Rohan, In re, S.F. 23458

CourtUnited States State Supreme Court (California)
Writing for the CourtCLARK; RICHARDSON; TOBRINER; MOSK
Citation21 Cal.3d 195,145 Cal.Rptr. 855,578 P.2d 102
Parties, 578 P.2d 102 In re Brian D. ROHAN on suspension.
Docket NumberS.F. 23458
Decision Date03 May 1978

Page 855

145 Cal.Rptr. 855
21 Cal.3d 195, 578 P.2d 102
In re Brian D. ROHAN on suspension.
S.F. 23458.
Supreme Court of California,In Bank.
May 3, 1978.
As Modified May 10, 1978.

[21 Cal.3d 198] Michael L. Krassner and Lance S. Grode, Beverly Hills, for petitioner.

Herbert M. Rosenthal, San Francisco, for respondent.

CLARK, Justice.

Petitioner attorney was convicted of the wilful failure to file his federal income tax return for the year 1969. (26 U.S.C. § 7203.) We referred the matter to the State Bar for hearing and report as to whether the facts and circumstances surrounding commission of the offense involved moral turpitude or other misconduct warranting discipline and, if so, the nature and extent of recommended discipline. (See Bus. & Prof.Code, §§ 6101, 6103-6106.1; Cal. Rules of Court, rules 951(c), 951(d).)

A local administrative committee conducted a hearing, made findings, and concluded no moral turpitude or other misconduct was involved. The State Bar Disciplinary Board, after reviewing the record, unanimously adopted committee findings. A majority of nine of the fifteen-member board concluded no moral turpitude was involved, but a differently comprised majority of nine concluded the facts and circumstances surrounding the commission of the offense involved "other misconduct warranting discipline." A majority of the board, however, could not agree on the nature or extent of recommended discipline. We conclude for reasons which follow that petitioner must be disciplined even though his misconduct does not involve moral turpitude,

Page 856

[578 P.2d 103] dishonesty or corruption (see Bus. & Prof.Code, §§ 6101, 6106). 1

[21 Cal.3d 199] Petitioner, now 40 years of age, was admitted to practice law in January 1964. He has not previously been subjected to discipline except for a private reproval in 1973 for inadvertent failure to notify clients of a default judgment. He failed to file timely federal income tax returns for the years 1964 through 1970. He testified before the committee that his failure to do so was caused by marital problems which commenced in 1963 and continued for several years. He kept no formal books of account and his check stubs and bank statements were scattered about. He had filed income tax returns for years prior to 1964 when he was in an employee status, and he was continuously aware his failure to file a return for any year constituted a criminal offense and subjected him to civil penalties. He further testified that he provided, without compensation, considerable legal services to HALO (Haight-Ashbury Legal Organization), an organization which furnished free legal services primarily in drug related matters, and that he had neglected his own affairs to assist other persons in need of legal services.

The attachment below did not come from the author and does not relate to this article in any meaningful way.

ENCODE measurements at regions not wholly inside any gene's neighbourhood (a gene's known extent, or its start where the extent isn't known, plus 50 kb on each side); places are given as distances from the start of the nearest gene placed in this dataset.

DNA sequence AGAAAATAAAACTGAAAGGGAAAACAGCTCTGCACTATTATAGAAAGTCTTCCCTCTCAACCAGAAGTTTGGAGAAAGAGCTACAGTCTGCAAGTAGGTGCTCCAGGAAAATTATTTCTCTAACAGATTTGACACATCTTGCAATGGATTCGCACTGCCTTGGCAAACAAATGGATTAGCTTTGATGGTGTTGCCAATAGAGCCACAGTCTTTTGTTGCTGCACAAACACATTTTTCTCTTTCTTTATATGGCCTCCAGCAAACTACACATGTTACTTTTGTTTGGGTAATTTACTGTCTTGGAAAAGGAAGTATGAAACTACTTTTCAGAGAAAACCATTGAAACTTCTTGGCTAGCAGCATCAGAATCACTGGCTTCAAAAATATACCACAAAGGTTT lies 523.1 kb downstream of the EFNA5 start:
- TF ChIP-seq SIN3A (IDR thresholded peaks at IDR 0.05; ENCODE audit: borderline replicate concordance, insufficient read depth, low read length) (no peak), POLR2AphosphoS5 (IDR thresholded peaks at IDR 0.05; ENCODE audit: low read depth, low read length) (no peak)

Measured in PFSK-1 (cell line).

Petitioner's income improved substantially beginning in 1968, increasing from $17,000 in 1967 to $41,000 in 1968, and to $64,000 in 1969. In 1968, prior to petitioner's knowledge of the institution of any investigation by the Internal Revenue Service, petitioner hired a certified public accountant to prepare his delinquent and current tax returns. The 1964 through 1967 returns were completed by the end of 1969, but they were not then filed because petitioner wanted to complete the 1968 return before filing any return. The 1968 and 1969 returns were prepared during 1970, but their revisions were not completed until April 1971. Again petitioner delayed filing any return, this time upon the advice of counsel who was defending him in Arizona on a drug related matter. Petitioner was exonerated of all wrongdoing in that proceeding but during the pendency of the Arizona action he became aware for the first time the Internal Revenue Service was conducting a criminal fraud investigation of his failure to file returns for 1964 through 1969. The delinquent returns [21 Cal.3d 200] for those years were finally filed in November and December 1971, and the 1970 return was filed in February 1972.